Monthly Archives: January 2020

Slow Isn’t Fast…

…but it can get you to do it right, and right is fast.

Training is good. If you have the money and interest to take courses, well that’s great… if it’s good training. Because if or when you need to defend yourself, you will fight as you have trained. If you have trained well and had good training it will significantly increase your odds of surviving. If you’ve had bad training… well, you know the saying, ‘Garbage in, garbage out.’

It’s axiomatic that the gun you have is better than the gun you left at home… but no gun is going to help if you can’t do your part.

Unfortunately training is expensive, and it should be; this is serious stuff. A good instructor has spent a lot of time and energy to learn their skills and how to impart them to you. The fact that something is worth it, however, doesn’t mean you can afford it. The good news is that there are many things you can do to train yourself that don’t cost a fortune.

A lot of people don’t have access to a facility where they can practice defensive shooting. Many ranges have prohibitions against working from a holster, rapid fire etc. This needn’t handicap you entirely; there are still useful training methods you can employ. These methods are far from comprehensive and will not turn you into any kind of ace pistolero… but they will help.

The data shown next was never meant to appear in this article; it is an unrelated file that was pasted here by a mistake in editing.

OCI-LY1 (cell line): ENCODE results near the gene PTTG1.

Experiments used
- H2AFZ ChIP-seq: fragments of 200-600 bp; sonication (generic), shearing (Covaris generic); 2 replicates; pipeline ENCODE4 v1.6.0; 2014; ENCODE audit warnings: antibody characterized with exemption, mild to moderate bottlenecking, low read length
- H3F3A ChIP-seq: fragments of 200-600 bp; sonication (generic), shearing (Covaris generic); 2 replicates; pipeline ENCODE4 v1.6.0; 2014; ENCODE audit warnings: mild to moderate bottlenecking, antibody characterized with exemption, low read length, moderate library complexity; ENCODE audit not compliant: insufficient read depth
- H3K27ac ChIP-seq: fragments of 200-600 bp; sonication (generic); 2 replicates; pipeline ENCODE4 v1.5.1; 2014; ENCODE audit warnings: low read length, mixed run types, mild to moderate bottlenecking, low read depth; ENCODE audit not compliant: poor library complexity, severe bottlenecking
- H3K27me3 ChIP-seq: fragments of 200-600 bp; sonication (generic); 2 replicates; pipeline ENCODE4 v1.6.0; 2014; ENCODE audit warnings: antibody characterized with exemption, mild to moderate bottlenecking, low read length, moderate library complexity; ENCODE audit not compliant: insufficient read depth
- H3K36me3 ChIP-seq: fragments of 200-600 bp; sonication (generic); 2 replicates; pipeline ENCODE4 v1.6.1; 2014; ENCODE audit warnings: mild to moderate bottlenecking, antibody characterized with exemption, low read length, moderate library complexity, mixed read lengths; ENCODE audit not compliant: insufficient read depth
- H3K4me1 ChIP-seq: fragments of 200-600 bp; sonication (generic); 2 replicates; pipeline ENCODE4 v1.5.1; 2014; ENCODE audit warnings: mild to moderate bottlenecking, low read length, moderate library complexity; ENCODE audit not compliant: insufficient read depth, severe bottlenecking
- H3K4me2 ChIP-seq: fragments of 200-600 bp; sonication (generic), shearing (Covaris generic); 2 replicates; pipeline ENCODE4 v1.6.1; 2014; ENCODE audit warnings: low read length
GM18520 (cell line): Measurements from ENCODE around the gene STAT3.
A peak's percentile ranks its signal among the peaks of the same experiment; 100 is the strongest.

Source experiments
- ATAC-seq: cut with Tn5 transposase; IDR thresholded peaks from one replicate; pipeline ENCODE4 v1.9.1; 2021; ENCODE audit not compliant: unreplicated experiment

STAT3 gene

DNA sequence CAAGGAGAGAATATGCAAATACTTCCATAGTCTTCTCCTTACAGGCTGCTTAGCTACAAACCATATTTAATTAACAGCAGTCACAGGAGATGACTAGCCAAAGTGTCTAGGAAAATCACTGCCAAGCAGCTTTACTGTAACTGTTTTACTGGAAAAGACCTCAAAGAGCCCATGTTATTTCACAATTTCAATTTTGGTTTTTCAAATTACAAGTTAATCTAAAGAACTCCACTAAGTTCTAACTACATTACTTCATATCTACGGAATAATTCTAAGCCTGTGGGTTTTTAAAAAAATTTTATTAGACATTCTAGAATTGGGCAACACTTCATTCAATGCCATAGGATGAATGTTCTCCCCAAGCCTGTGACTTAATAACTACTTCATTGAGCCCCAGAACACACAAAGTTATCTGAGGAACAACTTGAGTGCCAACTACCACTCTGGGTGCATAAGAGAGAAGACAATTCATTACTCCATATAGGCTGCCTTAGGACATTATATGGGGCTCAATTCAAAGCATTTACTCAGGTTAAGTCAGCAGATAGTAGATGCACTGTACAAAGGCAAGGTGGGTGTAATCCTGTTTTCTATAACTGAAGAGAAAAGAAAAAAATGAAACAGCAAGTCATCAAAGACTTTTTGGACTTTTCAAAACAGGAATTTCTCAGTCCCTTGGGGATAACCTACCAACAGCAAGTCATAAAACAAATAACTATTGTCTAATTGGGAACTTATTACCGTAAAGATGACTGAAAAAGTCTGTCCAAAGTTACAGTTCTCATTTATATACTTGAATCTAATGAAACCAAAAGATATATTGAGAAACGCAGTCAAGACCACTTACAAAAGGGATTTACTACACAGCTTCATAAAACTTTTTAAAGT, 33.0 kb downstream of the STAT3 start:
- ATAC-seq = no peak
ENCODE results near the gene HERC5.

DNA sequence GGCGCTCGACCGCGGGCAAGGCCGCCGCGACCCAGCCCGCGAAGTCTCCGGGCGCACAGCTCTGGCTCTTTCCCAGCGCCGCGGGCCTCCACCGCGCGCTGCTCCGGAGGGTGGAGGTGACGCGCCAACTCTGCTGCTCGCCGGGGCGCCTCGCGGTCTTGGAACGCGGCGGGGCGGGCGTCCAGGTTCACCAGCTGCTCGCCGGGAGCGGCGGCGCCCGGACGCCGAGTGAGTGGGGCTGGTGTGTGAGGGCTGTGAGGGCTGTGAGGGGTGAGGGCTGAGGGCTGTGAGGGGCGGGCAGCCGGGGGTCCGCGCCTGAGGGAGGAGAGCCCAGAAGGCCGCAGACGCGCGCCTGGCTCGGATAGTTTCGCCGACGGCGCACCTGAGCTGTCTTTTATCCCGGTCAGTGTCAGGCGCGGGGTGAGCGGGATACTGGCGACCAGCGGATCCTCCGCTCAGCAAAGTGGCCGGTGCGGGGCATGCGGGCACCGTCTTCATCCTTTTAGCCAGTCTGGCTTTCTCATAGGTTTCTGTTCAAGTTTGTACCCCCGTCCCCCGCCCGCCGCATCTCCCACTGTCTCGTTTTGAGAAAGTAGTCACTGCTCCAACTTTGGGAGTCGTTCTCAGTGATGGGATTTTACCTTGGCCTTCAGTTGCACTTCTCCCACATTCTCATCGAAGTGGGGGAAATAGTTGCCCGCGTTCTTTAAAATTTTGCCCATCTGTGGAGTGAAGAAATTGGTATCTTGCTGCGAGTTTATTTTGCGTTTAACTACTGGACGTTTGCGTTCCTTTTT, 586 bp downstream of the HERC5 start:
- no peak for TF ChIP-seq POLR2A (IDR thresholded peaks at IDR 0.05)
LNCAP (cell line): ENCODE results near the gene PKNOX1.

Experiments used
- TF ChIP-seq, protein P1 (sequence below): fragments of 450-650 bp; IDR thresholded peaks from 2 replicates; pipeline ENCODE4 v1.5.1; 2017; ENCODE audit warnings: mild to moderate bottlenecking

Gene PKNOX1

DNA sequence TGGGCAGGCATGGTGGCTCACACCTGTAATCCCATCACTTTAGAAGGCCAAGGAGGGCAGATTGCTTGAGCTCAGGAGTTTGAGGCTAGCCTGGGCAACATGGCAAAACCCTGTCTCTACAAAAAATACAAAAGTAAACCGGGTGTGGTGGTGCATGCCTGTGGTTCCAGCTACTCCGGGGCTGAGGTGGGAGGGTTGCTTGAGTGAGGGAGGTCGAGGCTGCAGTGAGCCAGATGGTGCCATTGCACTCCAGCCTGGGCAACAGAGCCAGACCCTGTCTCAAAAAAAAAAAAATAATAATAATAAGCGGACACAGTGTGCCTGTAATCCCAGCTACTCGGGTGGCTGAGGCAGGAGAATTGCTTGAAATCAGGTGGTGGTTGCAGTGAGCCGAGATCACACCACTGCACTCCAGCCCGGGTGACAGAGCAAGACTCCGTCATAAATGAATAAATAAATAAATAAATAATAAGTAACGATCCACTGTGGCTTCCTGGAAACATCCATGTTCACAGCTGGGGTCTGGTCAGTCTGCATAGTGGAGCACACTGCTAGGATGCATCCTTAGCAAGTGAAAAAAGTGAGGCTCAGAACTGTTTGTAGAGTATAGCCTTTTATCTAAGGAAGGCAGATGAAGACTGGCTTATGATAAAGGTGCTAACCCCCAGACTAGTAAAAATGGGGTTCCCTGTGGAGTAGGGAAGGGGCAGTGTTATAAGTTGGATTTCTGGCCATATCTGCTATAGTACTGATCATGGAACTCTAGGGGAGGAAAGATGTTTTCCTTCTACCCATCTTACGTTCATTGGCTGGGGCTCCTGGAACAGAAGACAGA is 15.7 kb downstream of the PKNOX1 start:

First Things First

All sorts of people will tell you that being able to hit the target at the shooting range is very different from shooting in an actual confrontation, and they are correct. Being able to hit the target doesn’t mean you will be able to hit an attacker… but being unable to hit a target pretty much guarantees you won’t. The most elementary skill you will want for self defense is the ability to hit what you aim at, and every round you fire at the bullseye will work in your favor if the worst happens.

Whatever you carry, however you train, it all starts with accuracy.

Get it right, then get it fast.

In his 1403 treatise, ‘The Flower of Battle,’ Fiore advises us (paraphrasing) ‘Train slow; in the fight anger (stress and adrenaline) will give you speed.’ Essentially it’s more important to train to do it right, and let speed come to you when it’s needed. This actually works; I never practiced a ‘fast-draw’ in my competition days. Instead I focused on doing it right every single time, drawing slowly and raising the gun to eye-level to obtain a sight picture. I repeated this thousands of times, grinding it into my muscle-memory. Despite the fact that I didn’t train for the quick-draw when the buzzer went off to start a stage I got my gun out and into action plenty fast.

It’s a good drill, and you can do it anywhere you won’t scare someone. Unload the gun and put it in your carry holster. Have a small target set across the room. Verify that the gun is empty (or better yet loaded with a Snap Cap dummy round,) then grasp the handle and draw the gun, raise it to eye-level. Focus on moving the gun in the shortest path, without extra movement and have the muzzle slightly up so that the first part of the gun that enters your line of sight is the front sight. Center this in the rear sight notch as the gun come on target and squeeze the trigger while maintaining sight alignment.